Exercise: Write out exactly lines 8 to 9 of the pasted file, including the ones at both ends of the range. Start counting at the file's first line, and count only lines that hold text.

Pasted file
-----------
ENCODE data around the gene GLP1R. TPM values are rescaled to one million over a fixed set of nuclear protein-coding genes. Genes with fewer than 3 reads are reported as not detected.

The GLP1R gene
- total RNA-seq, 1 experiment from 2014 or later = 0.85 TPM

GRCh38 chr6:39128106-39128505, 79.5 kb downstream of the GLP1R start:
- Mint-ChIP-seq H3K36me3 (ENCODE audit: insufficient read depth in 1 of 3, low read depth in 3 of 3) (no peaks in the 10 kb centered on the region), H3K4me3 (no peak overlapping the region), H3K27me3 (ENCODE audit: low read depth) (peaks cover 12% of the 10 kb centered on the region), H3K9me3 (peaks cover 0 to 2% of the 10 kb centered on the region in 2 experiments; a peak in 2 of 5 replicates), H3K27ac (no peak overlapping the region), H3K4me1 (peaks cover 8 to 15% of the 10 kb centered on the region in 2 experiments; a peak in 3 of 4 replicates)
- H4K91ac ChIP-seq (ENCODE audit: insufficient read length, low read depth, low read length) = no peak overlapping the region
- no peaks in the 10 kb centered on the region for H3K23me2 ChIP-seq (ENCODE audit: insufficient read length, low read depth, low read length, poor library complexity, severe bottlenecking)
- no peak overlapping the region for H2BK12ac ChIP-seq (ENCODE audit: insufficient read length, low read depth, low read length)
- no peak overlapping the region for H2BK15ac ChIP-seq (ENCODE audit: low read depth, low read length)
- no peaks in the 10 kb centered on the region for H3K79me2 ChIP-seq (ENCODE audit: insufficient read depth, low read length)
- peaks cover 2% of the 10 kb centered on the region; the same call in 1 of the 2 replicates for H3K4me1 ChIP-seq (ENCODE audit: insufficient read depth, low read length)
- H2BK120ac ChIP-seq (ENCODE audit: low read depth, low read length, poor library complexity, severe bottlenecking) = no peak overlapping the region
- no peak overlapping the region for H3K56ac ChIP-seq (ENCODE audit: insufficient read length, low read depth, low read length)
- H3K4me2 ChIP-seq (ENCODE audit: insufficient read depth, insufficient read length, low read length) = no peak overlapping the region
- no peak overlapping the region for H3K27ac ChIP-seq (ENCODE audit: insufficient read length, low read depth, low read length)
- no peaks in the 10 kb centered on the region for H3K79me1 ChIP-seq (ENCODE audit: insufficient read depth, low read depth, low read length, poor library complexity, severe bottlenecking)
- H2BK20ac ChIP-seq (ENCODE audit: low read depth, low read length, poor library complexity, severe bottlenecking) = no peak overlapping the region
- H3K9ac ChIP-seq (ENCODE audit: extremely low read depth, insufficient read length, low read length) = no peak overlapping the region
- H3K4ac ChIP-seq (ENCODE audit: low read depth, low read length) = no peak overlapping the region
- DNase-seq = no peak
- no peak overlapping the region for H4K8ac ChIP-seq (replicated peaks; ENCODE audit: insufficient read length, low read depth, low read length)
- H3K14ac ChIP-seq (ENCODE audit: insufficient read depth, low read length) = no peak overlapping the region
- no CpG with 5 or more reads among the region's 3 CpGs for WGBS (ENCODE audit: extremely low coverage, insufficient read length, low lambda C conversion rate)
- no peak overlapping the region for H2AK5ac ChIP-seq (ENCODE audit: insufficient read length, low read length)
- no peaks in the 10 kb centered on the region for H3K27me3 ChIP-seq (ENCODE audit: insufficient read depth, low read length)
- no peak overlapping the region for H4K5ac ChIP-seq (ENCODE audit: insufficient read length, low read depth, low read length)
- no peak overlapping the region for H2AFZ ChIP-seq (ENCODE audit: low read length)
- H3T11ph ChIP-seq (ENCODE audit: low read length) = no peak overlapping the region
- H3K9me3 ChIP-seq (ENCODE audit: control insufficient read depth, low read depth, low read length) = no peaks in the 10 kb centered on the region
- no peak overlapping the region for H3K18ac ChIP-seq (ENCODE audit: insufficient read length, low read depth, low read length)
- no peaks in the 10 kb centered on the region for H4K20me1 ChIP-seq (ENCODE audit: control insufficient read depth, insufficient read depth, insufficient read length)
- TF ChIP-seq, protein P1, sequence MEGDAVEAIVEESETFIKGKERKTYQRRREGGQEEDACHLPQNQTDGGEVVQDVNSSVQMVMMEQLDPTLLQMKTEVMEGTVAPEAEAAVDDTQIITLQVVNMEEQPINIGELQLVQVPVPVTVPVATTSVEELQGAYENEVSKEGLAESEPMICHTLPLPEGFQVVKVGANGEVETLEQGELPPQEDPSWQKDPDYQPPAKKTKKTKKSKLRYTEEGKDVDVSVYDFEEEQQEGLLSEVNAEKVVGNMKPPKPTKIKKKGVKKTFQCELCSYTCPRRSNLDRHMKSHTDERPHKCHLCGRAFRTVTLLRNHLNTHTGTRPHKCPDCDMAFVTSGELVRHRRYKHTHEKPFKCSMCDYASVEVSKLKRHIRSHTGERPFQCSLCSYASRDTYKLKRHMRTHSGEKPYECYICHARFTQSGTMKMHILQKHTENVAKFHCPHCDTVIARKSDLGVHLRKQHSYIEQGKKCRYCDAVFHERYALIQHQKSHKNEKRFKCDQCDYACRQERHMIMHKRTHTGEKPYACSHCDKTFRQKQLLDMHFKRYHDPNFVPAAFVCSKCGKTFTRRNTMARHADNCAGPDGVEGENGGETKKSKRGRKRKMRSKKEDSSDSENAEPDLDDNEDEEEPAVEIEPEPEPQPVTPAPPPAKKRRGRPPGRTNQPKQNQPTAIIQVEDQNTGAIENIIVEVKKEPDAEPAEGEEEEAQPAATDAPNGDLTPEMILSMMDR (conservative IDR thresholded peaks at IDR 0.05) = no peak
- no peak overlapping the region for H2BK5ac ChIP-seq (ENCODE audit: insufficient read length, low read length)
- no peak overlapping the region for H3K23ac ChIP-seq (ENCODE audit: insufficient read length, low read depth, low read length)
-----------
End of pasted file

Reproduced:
- no peak overlapping the region for H2BK12ac ChIP-seq (ENCODE audit: insufficient read length, low read depth, low read length)
- no peak overlapping the region for H2BK15ac ChIP-seq (ENCODE audit: low read depth, low read length)